The last point that Shankara makes is that there’s the Karma Yoga with its three elements: to bear bravely the opposites, to perform actions for the sake of worshipping or pleasing the Lord and lastly to practice samadhi, first on the things in the world, and then there will be a flash of (our teacher used to call it God-vision sometimes) Shankara calls it seeing the Self, right vision of the Self. Then the samadhi is on the Self, and four times Shankara in his great Brihadaranyaka commentary says that this phrase, ‘As the Self alone he should meditate on Him’ contains the essence of the Upanishad. He calls it a sutra – ‘He should worship Him as the Self alone’. This is when, in chapter 13 verse 4 of the Gita, it says that these things are spoken by the great rishis in beautiful songs and they’re also established by the Brahma-sutras, which are well-reasoned and definite in meaning.
The example that’s given of a Brahma-sutra, well-reasoned and definite in meaning, is this phrase, ‘As the Self alone he should meditate on Him’. Shankara says, these words give an exact meaning, they’re not to be interpreted away or changed. This then is Shankara’s programme and if we look for it we’ll find constant references to it. Karma Yoga and the three elements which we have to remember – the brave endurance of the opposites, the performance of actions as a worship of God and then practice of samadhi on the prescribed things which the Gita and the Upanishads give. Then there’s a flash of God-vision, then that flash is affirmed by meditation on the Self and finally Shankara says there is moksha, there is peace.
As an example of comparative actions, a Japanese man – rather unusually – he completed the Zen training and then decided to become a priest. He did it as a layman. He said when he first wore the priest’s robe (and there’s a very old-fashioned wicker hat, looks like a mushroom top in a way) he used to go about in this although, even then, it was already getting old-fashioned. He said, “I thought to myself, even if this is old-fashioned, even if few people do it, I am showing that there are people in the world who give up everything – and I’ve given up everything.” He was a professor of business studies at a big, important university in Japan. “I’ve given it up completely – and this robe, without my saying anything, shows it.” But finally his teacher said ‘No. Don’t go about like that!’ and he said finally he came to understand it.
When our teacher came to this country he used to wear a turban in the Indian style – it’s quite natural. One of his pupils said that he was with her at Hampton Court and our teacher was wearing this turban. They passed a mother with her child, a little boy. The mother said as they passed, softly to the little one, “That’s a holy man.” So the boy said, “How do you know he’s a holy man.” The mother said, “Shush. Look at his hat, that’s called a turban. It’s only holy men who wear that!”, and after that our teacher never wore a turban.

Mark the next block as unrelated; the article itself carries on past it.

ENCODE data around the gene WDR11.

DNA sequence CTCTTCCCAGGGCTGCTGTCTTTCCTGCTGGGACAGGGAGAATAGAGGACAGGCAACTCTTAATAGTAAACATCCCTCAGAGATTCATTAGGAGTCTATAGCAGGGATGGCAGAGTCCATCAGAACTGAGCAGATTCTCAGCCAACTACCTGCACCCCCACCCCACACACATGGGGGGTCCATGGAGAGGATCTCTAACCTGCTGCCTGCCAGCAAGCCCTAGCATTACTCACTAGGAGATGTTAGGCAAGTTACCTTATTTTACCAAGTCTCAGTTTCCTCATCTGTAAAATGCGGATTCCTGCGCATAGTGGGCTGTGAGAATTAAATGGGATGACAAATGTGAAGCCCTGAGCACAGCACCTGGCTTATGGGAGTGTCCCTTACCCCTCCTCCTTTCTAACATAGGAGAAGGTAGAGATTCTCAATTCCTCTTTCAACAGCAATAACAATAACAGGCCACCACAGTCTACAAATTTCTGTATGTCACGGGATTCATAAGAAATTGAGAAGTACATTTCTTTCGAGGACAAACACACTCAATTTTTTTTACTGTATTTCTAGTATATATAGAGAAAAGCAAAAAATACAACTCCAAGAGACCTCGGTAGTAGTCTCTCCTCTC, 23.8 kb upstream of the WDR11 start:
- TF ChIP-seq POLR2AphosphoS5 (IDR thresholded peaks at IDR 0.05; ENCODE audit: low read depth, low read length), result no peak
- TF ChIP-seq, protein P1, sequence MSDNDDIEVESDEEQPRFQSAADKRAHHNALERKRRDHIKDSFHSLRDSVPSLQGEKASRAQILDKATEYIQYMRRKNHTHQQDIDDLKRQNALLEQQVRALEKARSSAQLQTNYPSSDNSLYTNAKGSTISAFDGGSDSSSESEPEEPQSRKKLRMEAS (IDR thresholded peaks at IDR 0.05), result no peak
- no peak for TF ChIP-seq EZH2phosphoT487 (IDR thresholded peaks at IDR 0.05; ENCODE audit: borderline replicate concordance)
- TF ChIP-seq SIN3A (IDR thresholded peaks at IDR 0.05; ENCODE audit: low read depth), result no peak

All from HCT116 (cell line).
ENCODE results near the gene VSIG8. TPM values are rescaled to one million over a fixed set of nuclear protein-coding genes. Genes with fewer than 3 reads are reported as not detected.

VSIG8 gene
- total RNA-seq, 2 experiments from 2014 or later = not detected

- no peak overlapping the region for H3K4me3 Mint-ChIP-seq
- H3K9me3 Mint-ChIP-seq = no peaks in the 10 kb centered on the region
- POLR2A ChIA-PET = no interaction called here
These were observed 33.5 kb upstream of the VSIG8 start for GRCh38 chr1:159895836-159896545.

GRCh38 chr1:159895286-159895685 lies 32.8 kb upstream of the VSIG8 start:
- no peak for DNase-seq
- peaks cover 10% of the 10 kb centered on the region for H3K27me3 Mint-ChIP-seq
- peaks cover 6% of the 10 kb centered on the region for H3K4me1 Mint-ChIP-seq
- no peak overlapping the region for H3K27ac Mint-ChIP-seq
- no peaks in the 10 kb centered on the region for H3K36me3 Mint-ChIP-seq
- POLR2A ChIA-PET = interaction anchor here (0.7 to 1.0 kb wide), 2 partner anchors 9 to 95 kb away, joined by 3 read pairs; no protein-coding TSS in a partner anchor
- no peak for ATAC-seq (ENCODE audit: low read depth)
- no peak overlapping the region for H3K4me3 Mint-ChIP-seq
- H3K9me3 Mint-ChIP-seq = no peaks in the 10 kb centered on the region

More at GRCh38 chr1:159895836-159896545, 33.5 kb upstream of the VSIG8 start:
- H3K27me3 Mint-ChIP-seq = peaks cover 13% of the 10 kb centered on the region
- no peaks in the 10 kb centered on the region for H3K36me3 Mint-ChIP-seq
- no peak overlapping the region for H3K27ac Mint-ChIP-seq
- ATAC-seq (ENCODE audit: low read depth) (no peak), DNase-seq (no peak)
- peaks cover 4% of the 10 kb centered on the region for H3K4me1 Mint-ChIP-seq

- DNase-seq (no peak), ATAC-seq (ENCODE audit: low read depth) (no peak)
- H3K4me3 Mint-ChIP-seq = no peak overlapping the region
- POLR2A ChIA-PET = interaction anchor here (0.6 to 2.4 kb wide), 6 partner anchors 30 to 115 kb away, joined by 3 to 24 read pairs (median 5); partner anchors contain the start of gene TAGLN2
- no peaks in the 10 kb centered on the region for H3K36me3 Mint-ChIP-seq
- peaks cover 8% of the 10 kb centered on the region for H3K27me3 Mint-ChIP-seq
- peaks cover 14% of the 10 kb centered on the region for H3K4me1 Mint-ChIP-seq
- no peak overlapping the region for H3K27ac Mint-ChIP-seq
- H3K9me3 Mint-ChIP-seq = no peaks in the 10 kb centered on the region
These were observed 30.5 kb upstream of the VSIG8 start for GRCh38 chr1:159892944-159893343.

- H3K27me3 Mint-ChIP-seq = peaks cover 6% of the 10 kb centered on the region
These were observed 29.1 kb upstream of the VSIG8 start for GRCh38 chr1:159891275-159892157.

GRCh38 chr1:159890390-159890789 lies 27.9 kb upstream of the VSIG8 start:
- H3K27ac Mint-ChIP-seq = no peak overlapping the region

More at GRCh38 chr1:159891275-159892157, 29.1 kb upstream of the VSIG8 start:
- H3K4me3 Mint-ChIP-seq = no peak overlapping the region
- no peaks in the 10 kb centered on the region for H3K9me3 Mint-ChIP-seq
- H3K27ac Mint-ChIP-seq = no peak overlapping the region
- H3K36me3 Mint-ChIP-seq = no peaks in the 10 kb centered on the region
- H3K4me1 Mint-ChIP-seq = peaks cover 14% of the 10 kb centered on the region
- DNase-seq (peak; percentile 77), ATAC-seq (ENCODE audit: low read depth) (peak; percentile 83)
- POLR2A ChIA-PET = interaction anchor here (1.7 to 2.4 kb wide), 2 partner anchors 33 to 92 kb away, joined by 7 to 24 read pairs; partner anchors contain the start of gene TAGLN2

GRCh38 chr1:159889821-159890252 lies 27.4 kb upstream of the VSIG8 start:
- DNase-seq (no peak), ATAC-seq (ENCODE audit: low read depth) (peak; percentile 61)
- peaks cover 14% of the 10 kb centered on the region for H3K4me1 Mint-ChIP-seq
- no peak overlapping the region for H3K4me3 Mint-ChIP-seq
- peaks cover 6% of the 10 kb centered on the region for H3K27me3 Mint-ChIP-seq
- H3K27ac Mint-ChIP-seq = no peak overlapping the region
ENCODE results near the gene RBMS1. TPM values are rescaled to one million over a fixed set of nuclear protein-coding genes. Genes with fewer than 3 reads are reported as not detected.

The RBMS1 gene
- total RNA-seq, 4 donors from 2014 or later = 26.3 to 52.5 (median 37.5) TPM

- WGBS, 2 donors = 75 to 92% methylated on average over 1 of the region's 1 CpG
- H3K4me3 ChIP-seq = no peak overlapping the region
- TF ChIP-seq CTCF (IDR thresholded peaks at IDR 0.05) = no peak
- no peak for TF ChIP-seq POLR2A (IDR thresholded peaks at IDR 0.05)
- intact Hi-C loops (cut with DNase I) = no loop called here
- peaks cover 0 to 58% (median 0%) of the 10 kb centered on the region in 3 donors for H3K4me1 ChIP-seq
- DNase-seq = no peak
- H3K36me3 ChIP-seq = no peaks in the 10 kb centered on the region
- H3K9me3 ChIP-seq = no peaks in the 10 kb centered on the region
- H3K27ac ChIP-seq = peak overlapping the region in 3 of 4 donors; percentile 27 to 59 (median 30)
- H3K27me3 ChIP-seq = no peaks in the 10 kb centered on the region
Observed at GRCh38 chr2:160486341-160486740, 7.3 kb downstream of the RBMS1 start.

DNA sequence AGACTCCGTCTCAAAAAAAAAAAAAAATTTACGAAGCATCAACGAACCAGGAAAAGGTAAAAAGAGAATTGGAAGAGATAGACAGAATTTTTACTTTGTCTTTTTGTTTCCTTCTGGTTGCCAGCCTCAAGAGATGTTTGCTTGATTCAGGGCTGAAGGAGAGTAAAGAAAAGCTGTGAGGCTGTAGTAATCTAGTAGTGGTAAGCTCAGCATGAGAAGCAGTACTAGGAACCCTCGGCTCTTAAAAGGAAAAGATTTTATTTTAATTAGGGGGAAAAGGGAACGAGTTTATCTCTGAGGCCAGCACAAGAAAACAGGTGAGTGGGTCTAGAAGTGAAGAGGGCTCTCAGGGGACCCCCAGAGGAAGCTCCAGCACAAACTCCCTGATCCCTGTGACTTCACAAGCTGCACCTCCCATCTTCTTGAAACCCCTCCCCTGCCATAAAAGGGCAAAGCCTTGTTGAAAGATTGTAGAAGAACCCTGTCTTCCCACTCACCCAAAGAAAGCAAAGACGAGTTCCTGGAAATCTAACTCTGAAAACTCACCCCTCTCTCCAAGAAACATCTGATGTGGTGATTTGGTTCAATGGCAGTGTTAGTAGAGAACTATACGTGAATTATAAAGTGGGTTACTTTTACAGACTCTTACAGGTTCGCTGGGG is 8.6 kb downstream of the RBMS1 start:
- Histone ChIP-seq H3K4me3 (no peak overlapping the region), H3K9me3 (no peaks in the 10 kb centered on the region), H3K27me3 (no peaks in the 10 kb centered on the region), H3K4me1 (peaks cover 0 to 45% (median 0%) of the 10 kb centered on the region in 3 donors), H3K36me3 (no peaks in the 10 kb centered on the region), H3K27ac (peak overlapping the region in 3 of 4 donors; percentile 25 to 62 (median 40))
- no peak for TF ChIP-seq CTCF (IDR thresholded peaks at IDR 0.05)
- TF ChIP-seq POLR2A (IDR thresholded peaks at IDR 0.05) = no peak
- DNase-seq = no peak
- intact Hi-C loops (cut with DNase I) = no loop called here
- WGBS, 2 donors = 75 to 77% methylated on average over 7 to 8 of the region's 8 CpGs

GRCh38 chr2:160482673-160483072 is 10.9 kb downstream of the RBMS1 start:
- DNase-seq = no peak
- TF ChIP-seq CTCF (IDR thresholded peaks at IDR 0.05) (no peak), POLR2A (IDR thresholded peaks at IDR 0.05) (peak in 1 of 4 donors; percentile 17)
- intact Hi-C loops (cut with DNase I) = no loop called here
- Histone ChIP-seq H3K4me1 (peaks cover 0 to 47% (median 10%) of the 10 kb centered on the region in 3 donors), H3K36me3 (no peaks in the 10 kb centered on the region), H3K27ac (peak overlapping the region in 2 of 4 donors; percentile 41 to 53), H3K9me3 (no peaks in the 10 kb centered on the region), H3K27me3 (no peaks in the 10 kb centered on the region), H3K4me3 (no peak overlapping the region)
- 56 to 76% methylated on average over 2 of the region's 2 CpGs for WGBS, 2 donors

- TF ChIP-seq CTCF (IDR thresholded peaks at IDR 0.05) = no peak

Well, he said that action and behaviour are on an entirely different basis. He gave an example: we think, “How can a man who has nothing and does nothing do any good to the world?” He said his teacher’s teacher, Swami Krishnandaji, was walking in the Himalayas and he saw some pilgrims who were destitute, they had no food. He suggested to a monk to set up little stations for the pilgrims and the monk, on that one phrase, devoted his whole life to do that. In the next 40 or 50 years these stations were set up along the pilgrim routes.
In another example our teacher told us once (several times he refers in his lectures to it – but a full account was only once) that he saw a great waterfall in Kashmir. He generally says, “The thought occurred to me that if that force were harnessed it could make electricity for all the villages.” But in actual fact he said this to the chief engineer of Kashmir state. The chief engineer was taken with the idea and succeeded in getting the Maharaja to put up the capital. The hydro-electric station was built and the rush, the tumult, of the water was turned into the little twinkling lights in the villages. Our teacher said this is an example of transformation of the force of the inner activity, passions, ambitions and fears into these twinkling lights of illumination.
© Trevor Leggett
This series of talks are:
This series of talks:
Section 1: The Transformation of Karma Yoga